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Peloton names tech exec Barry McCarthy to replace CEO John Foley,


John Foley, CEO of Peloton.

Adam Jeffery | CNBC

Peloton is overhauling its C-suite, cutting hundreds of other corporate jobs and slashing millions of dollars in annual costs as it hopes to win back investors’ confidence and reset its business for growth coming out of the pandemic.

The announced changes come days after reports circulated that Peloton could soon be a takeover target. Shares surged on hopes of a deal to be struck with a tech giant or athletic apparel behemoth. But news of a management shakeup and strategic overhaul make this path seem much less likely, at least in the near term.

The connected fitness company announced Tuesday it plans to replace CEO John Foley and cut 2,800 jobs, or about 20% of corporate positions.

Barry McCarthy, the former chief financial officer of Spotify and Netflix, will become CEO and president and join Peloton’s board. McCarthy currently serves on the board of delivery start-up Instacart.

Peloton shares were recently down about 3% in premarket trading on Tuesday, having closed Monday up nearly 21%. As of Monday, the stock is down about 31% year to date, giving Peloton a market value of $9.7 billion.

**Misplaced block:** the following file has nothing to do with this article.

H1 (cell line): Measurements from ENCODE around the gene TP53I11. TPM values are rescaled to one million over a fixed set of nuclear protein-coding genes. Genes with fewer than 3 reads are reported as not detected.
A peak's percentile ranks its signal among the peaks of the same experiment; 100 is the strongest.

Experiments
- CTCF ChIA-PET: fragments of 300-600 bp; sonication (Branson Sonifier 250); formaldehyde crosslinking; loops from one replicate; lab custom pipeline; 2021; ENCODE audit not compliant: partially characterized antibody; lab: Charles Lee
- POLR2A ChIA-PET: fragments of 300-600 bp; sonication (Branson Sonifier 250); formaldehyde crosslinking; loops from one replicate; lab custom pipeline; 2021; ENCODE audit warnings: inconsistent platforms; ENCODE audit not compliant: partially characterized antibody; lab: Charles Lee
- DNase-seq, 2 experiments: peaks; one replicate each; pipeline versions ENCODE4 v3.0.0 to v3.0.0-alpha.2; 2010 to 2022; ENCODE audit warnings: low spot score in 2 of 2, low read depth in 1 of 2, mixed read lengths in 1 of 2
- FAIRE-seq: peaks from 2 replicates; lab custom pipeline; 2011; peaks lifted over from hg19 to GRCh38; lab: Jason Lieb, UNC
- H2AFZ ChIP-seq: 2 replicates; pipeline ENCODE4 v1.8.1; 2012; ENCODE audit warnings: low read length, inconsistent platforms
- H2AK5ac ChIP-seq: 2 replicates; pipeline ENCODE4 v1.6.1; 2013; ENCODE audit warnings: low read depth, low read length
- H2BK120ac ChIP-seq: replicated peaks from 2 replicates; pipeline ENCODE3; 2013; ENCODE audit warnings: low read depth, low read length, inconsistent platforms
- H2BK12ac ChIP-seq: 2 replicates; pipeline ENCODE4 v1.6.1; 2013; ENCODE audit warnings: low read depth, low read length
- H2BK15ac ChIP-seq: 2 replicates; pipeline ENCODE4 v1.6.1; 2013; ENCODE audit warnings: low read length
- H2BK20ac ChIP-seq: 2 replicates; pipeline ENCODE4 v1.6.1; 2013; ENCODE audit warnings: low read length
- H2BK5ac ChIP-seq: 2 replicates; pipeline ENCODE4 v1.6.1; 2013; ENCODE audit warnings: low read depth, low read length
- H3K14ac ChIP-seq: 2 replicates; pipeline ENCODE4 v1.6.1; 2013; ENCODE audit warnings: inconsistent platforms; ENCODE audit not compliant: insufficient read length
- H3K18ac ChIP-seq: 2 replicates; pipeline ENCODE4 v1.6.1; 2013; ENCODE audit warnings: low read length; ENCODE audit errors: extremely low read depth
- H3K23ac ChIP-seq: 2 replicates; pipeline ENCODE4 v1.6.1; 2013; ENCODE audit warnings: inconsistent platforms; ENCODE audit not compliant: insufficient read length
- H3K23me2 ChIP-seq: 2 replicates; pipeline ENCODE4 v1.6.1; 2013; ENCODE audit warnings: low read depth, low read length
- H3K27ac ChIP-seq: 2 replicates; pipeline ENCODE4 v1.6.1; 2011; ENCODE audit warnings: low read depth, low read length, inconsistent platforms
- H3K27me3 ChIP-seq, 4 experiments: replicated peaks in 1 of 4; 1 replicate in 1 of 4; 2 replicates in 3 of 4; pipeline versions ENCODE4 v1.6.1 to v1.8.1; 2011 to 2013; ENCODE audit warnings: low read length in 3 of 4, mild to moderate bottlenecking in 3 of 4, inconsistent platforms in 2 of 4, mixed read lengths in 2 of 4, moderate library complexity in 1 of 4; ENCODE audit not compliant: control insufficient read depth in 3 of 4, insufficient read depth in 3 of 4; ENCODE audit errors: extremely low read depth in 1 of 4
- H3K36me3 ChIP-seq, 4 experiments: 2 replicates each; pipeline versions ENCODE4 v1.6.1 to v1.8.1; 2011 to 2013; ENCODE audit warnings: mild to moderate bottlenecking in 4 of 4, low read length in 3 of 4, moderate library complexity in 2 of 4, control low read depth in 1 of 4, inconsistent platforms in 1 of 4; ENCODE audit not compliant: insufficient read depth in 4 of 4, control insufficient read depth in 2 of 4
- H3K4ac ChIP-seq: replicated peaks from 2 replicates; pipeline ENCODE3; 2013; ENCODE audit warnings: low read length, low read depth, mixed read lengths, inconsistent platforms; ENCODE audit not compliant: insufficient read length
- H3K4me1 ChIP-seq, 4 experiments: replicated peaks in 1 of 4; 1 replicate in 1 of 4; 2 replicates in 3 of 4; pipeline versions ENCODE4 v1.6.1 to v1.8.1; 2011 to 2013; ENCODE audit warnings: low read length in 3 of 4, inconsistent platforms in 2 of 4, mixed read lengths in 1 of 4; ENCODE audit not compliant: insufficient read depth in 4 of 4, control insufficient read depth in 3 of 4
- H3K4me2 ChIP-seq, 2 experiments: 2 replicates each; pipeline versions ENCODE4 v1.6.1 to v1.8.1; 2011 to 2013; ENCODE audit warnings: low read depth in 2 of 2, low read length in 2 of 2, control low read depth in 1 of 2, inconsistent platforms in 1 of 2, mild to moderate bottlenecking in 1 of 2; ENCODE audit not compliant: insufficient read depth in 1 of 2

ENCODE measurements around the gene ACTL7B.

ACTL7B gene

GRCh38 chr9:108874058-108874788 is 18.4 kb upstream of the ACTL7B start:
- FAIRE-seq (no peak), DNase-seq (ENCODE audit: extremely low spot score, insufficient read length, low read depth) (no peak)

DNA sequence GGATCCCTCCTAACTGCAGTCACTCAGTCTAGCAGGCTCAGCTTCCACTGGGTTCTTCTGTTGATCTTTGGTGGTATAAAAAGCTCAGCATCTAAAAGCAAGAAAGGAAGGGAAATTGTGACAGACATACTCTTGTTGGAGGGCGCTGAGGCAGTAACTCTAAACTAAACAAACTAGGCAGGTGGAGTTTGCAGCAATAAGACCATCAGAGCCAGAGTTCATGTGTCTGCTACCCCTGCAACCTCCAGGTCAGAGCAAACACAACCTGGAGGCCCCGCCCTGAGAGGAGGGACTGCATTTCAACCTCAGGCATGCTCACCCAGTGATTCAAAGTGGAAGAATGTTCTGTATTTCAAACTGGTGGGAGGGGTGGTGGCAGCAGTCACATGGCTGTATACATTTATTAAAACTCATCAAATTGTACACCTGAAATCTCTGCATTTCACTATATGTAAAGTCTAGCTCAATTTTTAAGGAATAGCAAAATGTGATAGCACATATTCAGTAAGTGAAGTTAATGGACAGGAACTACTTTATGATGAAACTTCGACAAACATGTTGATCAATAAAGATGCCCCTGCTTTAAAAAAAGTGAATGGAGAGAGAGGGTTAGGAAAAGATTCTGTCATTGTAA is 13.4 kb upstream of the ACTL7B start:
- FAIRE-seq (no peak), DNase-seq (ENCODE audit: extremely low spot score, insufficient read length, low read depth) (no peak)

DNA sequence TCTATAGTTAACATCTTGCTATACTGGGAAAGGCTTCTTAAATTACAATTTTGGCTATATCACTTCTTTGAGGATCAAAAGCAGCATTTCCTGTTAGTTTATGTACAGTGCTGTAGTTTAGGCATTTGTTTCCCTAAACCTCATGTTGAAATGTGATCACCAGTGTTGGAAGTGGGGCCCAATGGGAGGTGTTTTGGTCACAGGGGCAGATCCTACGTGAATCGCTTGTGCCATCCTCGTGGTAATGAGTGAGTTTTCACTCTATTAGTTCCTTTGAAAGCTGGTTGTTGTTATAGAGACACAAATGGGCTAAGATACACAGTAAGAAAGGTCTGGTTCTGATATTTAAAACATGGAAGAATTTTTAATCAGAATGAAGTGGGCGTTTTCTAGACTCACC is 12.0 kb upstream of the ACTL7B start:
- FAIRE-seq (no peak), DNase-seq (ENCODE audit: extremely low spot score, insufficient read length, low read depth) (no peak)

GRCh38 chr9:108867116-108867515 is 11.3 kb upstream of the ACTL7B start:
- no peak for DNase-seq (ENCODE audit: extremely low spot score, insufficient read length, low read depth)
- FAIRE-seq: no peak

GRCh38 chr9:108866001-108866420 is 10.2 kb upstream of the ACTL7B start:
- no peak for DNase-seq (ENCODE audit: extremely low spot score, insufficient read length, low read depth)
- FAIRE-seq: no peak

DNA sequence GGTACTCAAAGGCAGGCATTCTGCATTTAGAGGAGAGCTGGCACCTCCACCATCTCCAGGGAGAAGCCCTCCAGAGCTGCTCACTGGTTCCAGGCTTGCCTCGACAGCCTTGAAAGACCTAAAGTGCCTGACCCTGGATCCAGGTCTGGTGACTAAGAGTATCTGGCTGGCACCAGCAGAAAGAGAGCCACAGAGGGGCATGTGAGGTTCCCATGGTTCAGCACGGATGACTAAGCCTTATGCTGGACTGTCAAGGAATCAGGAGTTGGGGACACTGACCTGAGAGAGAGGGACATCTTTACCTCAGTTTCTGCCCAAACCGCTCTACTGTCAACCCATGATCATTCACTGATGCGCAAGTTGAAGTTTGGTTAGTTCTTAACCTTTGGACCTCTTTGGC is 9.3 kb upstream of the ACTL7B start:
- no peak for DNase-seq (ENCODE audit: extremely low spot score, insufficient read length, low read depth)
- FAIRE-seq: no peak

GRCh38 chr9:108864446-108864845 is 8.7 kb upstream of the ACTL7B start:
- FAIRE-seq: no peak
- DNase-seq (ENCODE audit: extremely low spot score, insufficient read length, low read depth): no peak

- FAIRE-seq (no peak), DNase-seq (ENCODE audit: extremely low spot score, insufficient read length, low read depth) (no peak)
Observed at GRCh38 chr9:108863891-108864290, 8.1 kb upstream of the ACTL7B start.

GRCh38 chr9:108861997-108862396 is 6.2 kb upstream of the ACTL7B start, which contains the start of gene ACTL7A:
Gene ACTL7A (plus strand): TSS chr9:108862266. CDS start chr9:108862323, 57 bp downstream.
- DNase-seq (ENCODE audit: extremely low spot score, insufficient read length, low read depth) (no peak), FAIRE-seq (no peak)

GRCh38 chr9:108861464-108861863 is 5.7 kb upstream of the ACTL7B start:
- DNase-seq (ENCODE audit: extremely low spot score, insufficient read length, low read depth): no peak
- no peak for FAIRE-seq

“Since founding Peloton a decade ago, we’ve grown this brand to engage and motivate a loyal community of more than 6.6 million members,” said Foley, in a press release announcing the leadership changes. “I’m incredibly proud to have worked with such talented teammates over the years who have helped me build Peloton into what it is today, and I’m confident that Barry is the right leader to take the company into its next phase of growth.”

Foley pointed to McCarthy’s previous experience managing subscription business models and digital streaming companies.

Cost cuts across the business

The news of Foley stepping down, along with other cost-cutting measures, came ahead of the release of Peloton’s fiscal second-quarter results. In January, Peloton reported preliminary quarterly revenue and subscriber figures, but Tuesday’s announcement also included a lower forecast for the year.

Peloton now anticipates fiscal 2022 revenue within a range of $3.7 billion to $3.8 billion, down from prior expectations of $4.4 billion to $4.8 billion.

The company also said it will end the year with about 3 million connected fitness subscribers. Previously, it projected it would have 3.35 million to 3.45 million. These are people who own one of Peloton’s products and also pay a monthly fee to access its on-demand content.

Peloton said it expects to slash roughly $800 million in annual costs and reduce capital expenditures by roughly $150 million this year.

It plans to wind down the development of its Peloton Output Park, the $400 million factory that it was building in Ohio. It said it will reduce its delivery teams and the amount of warehouse space it owns and operates.

“The decisions we have made will make us a leaner and more nimble organization that is better able to execute against our sizable growth opportunity,” said Foley, in a separate…


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